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Journal Articles

The Missing Piece -- SARS-CoV-2 Testing and School Reopening

Yasmin Rafiei, Michelle Mello
New England Journal of Medicine , 2020

On August 17, 2020, the Los Angeles Unified School District launched a program to test more than 700,000 students and staff for SARS-CoV-2. The district is paying a private contractor to provide next-day, early-morning results for as many as 40,000 tests daily. As of October 4, a total of 34,833 people had been tested at 42 sites. The program is notable not only because it’s ambitious, but also because it’s unusual: testing is conspicuously absent from school reopening plans in many other districts.

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Journal Articles

Initial Economic Damage From the COVID-19 Pandemic in the United States Is More Widespread Across Ages and Geographies Than Initial Mortality Impacts

Maria Polyakova, Geoffrey Kocks, Victoria Udalova, Amy Finkelstein
Proceedings of the National Academy of Sciences , 2020
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Journal Articles

Video Consultations in Primary and Specialist Care During COVID-19 Pandemic and Beyond

Josip Car, Gerald Choon-Huat Koh, Pin Sim Foong, C. Jason Wang
The British Medical Journal , 2020

Even before the covid-19 pandemic, virtual consultations (also called telemedicine consultations) were on the rise, with many healthcare systems advocating a digital-first approach. At the start of the pandemic, many GPs and specialists turned to video consultations to reduce patient flow through healthcare facilities and limit infectious exposures. Video and telephone consultations also enable clinicians who are well but have to self-isolate, or who fall into high risk groups and require shielding, to continue providing medical care. The scope for video consultations for long term conditio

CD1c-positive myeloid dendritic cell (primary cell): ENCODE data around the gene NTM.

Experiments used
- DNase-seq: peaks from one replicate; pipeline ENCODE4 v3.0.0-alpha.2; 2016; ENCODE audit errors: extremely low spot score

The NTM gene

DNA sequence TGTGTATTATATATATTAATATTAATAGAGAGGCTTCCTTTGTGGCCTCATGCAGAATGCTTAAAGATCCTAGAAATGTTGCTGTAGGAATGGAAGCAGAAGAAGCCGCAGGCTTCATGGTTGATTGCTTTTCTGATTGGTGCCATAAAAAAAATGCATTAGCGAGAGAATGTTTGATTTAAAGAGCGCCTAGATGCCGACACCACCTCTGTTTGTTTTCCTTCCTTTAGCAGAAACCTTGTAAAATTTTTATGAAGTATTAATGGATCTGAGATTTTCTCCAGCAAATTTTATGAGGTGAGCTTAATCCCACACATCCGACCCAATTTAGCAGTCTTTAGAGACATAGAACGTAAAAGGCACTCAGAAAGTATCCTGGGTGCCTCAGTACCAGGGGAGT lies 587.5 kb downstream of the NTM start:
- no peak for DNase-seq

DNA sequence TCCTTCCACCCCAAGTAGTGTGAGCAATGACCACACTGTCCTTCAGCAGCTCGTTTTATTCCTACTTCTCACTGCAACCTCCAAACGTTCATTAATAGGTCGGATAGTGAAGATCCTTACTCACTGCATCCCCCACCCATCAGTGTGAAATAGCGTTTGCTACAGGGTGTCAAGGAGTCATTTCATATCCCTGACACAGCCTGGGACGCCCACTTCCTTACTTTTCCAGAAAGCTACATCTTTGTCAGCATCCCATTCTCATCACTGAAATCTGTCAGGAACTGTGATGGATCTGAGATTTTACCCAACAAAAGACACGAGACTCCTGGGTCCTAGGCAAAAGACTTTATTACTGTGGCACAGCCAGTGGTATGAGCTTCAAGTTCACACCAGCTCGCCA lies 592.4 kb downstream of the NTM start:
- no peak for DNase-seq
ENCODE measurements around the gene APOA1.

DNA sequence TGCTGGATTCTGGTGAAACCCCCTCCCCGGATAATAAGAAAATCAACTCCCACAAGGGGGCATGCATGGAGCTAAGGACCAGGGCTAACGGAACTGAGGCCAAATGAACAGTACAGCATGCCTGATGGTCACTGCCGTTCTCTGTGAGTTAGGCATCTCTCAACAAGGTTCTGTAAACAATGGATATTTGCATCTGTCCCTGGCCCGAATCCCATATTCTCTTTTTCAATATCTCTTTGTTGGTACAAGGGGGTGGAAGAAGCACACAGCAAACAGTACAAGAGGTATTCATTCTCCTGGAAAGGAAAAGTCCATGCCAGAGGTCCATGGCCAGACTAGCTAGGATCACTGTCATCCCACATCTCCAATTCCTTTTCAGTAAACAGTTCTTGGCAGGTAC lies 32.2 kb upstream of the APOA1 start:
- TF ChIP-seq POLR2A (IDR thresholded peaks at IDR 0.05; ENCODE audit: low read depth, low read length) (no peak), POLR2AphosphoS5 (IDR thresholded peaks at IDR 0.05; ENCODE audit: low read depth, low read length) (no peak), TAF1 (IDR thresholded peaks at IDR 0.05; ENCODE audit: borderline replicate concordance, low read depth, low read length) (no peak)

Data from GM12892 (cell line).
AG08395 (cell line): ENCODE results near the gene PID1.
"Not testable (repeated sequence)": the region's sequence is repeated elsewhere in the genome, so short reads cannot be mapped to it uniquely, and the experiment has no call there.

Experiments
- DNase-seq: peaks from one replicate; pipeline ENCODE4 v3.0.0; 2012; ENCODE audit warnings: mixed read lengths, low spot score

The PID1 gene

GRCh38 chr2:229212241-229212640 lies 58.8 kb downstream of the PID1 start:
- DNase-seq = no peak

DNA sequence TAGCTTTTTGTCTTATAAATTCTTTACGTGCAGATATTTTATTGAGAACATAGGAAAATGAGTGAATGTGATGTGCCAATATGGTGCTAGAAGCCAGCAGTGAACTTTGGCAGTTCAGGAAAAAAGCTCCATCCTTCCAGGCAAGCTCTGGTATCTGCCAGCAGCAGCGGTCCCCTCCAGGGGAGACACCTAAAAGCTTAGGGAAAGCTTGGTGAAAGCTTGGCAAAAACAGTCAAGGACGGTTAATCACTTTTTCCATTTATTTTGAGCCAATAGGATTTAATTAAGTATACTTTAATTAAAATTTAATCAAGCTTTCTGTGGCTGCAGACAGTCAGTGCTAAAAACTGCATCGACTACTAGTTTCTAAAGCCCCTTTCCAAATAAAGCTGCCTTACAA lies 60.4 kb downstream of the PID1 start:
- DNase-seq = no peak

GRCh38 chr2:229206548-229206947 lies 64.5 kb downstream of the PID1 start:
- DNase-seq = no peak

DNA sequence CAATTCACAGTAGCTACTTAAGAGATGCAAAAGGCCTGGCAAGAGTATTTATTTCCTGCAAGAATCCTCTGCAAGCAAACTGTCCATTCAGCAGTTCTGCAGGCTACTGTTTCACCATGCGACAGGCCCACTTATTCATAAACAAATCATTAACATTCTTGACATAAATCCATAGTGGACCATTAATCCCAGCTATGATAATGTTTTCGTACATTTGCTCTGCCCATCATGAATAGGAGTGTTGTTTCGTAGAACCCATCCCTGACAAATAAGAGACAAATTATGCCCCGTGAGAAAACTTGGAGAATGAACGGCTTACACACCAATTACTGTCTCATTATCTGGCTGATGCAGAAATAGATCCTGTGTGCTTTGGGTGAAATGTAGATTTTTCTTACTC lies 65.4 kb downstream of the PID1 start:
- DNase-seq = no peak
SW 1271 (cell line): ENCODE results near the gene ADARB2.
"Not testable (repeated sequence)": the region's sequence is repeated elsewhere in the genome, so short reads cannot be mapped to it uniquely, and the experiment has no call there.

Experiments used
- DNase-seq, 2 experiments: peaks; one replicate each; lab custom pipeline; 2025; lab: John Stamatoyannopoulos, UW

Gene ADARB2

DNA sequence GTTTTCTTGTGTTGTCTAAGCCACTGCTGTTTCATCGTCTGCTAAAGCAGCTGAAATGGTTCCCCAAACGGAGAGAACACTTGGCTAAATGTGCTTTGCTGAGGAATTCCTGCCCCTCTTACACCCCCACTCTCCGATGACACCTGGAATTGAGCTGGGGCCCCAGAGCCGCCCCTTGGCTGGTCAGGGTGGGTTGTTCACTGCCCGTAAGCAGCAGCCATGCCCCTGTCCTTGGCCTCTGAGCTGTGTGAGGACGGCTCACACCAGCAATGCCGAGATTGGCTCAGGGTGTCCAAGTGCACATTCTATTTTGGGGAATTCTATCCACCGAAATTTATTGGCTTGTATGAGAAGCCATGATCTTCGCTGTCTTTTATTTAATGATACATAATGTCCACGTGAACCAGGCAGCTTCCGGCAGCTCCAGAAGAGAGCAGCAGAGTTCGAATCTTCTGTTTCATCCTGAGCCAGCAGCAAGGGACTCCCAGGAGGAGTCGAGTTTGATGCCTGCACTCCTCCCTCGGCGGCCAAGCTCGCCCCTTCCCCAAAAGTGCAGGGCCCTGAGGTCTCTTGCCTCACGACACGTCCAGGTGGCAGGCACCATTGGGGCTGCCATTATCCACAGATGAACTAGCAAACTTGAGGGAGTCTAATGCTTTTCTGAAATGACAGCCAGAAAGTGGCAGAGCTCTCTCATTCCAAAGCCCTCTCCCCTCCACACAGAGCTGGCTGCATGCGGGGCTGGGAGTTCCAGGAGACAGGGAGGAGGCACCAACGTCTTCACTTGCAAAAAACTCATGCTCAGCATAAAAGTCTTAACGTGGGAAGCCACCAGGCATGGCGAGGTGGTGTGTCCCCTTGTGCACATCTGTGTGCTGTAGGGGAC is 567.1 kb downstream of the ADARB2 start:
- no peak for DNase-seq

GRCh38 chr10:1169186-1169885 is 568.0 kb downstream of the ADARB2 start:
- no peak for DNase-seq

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Journal Articles

Retaining VA Women’s Health Primary Care Providers: Work Setting Matters

Rachel Schwartz, Susan M. Frayne, Sarah Friedman, Yasmin Romodan, Eric Berg, Sally Haskell, Jonathan Shaw
Journal of General Internal Medicine , 2020

When an experienced provider opts to leave a healthcare workforce (attrition), there are significant costs, both direct and indirect. Turnover of healthcare providers is underreported and understudied, despite evidence that it negatively impacts care delivery and negatively impacts working conditions for remaining providers. In the Veterans Affairs (VA) healthcare system, attrition of women’s health primary care providers (WH-PCPs) threatens a specially trained workforce; it is unknown what factors contribute to, or protect against, their attrition.